As someone brought up in Chennai, i have long been used to starting my day with The Hindu newspaper. I don’t remember reading the newspaper much during my time at BITS, Pilani except for the occasional copy of the Hindustan Times . I guess, somehow i couldn’t get myself to read other newspapers due to TheHindu disease which afflicts most Chennai-ites.
Sometime in the beginning of 1988, I reached Mumbai and for the first time, I laid my hands on a copy of the Times of India newspaper and i should say it captivated me. What impressed me the most was the number of pages in it compared to relatively puny looking Hindu newspaper that i was familiar with. I didn’t think much about the difference in size at that time, but that information was definitely filed away somewhere in my brain, i am sure.
Later in Dubai, I read the Khaleej Times and Gulf News and they were not as bulky as the Times of India. It is when I reached New Jersey in the year 1990 for my first stint in the USA, that the bulkiness of the newspaper really hit me – New York Times included as many as 3 big supplements on a sunday with a full fledged magazine thrown in. Even the local Star Ledger had lots of pages.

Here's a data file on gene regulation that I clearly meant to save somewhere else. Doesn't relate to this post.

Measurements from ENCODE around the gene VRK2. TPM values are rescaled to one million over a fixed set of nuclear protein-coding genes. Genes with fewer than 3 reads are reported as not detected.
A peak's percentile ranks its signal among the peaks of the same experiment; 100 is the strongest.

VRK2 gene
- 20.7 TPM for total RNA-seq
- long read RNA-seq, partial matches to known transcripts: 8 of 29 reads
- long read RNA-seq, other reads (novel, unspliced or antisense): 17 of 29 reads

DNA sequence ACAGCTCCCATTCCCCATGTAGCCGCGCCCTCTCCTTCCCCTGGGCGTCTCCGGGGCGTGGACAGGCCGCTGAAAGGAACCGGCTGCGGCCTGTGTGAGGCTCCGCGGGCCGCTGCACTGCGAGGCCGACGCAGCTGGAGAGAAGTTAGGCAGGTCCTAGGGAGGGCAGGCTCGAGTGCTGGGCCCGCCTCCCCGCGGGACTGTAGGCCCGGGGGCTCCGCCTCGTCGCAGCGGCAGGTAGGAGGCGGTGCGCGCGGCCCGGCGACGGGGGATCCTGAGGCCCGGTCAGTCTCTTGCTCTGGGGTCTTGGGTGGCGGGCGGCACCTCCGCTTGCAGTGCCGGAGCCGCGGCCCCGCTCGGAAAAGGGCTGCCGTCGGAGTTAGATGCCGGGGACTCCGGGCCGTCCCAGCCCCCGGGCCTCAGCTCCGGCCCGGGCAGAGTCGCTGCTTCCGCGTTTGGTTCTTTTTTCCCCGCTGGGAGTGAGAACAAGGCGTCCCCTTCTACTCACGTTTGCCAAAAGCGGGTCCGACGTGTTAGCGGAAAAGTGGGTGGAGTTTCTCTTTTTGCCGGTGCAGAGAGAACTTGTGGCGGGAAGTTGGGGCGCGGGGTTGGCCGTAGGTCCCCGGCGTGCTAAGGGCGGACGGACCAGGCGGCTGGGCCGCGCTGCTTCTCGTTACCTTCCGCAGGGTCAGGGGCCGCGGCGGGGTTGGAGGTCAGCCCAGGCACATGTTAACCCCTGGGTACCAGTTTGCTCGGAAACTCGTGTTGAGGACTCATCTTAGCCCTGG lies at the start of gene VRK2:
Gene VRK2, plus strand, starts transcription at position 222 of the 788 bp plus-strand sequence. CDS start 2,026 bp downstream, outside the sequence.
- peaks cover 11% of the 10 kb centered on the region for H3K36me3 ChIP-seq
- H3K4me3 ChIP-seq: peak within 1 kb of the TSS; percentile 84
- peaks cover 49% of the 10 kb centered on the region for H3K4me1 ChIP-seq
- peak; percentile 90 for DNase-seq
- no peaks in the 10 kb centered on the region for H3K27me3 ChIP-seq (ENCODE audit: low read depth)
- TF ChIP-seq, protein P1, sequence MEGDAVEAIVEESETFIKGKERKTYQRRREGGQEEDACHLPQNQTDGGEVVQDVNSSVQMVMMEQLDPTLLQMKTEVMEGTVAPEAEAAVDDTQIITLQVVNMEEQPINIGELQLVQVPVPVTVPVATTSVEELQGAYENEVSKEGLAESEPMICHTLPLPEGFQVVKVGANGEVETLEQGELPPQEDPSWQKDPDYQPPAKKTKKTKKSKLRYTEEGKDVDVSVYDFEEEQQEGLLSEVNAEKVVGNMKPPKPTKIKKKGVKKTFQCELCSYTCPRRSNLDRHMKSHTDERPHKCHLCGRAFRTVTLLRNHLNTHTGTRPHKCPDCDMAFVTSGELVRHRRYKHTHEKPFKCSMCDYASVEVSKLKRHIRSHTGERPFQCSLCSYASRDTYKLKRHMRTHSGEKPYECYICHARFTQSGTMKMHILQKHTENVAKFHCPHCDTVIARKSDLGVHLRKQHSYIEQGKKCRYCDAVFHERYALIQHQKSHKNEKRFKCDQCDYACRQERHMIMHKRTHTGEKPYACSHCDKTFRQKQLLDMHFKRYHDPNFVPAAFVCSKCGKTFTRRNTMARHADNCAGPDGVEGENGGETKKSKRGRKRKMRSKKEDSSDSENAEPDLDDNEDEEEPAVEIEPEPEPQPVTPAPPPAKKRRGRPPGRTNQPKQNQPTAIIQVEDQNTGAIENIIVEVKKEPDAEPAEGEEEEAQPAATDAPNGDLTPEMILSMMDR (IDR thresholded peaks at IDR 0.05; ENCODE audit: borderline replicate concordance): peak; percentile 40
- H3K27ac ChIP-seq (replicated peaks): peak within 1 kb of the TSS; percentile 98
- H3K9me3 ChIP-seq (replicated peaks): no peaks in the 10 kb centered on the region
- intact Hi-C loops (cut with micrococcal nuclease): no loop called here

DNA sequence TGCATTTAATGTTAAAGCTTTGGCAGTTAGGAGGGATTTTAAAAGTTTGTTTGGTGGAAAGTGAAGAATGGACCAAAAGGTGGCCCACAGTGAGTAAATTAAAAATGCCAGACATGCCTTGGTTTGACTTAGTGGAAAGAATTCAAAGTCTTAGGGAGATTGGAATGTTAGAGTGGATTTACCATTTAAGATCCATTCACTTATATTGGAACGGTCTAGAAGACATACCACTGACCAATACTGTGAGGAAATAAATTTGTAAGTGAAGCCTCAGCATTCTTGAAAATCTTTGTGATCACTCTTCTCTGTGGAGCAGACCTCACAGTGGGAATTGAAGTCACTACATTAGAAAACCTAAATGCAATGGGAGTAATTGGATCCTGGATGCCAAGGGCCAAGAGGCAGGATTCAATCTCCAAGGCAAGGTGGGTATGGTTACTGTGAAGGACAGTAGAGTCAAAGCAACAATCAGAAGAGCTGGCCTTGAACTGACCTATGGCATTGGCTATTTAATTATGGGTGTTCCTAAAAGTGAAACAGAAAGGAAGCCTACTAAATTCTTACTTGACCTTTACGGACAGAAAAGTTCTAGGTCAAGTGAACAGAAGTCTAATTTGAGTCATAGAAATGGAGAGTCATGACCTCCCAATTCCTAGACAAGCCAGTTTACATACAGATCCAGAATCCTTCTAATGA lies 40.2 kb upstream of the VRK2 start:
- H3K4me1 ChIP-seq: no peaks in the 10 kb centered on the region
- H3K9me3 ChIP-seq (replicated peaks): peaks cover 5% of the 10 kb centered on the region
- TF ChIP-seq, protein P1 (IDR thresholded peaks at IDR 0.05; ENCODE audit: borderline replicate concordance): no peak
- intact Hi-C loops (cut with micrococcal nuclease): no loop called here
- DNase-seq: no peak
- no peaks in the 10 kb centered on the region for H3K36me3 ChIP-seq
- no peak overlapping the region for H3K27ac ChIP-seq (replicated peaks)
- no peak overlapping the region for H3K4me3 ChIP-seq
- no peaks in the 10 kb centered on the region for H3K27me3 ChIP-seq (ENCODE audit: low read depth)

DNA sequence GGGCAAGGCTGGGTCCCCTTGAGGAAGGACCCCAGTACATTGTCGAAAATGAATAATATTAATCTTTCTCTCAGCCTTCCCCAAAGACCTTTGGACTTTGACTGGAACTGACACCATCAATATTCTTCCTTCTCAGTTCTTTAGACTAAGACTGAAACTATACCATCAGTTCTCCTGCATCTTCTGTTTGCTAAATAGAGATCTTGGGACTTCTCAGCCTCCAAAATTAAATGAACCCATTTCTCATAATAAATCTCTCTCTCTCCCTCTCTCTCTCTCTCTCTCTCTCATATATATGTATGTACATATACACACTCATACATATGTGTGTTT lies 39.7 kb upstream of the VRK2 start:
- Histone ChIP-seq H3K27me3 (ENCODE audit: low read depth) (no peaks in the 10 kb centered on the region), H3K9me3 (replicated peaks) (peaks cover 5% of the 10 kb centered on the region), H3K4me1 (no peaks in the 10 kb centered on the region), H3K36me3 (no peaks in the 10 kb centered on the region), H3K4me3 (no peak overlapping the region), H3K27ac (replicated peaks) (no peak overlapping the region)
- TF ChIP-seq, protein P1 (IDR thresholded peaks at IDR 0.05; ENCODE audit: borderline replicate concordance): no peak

In my second stint in the USA from 1996 onwards, I was a subscriber of New York Times, St. Petersburg Times (when in Florida) and the Star Ledger when I was in NJ and the Wall Street Journal.
I could never get through the entire newspaper on any given day and especially on Sundays the task of reading the entire newspaper would be a marathon. I always used to wonder if anyone reads the entire newspaper and if not why does it have so many pages?
Okay, I am sure you are thinking – so what is the big deal about all this with the newspapers?
Recently, on our tour of Egypt, I had a chance to read the Egyptian Gazette – it was a puny newspaper with not more than 10 pages.
That is when the Aha moment struck me – is it possible that the bulkiness of the newspaper is an approximate indicator of size of the economy? Egyptian economy is not that strong. That would explain why Mumbai, India’s financial nerve center would have a big newspaper. Same explanation for the New York Times from New York, the world’s financial nerve center. Same explanation for the relatively small size of the Hindu newspaper from Chennai which is not so economically powerful. I also happened to notice that the Hindu newspaper has grown in number of pages reflecting the growth of the Chennai economy. Or maybe it is my imagination – looking for data to support my theory (called confirmation bias).
I did some Googling to see if anyone else has talked about this idea of the number of pages of a newspaper serving as an economic index. I couldn’t find any and again it could be my confirmation bias 🙂
I haven’t thought this through completely and I don’t have too much data to support my theory other than my own observations which is not more than a handful.
I also don’t know why there is such a correlation? What exactly influences the number of pages in the newspaper that connects it to the economy? Is it advertising?
If any of you have any bright ideas either in support of or against this theory, please fire away your comments.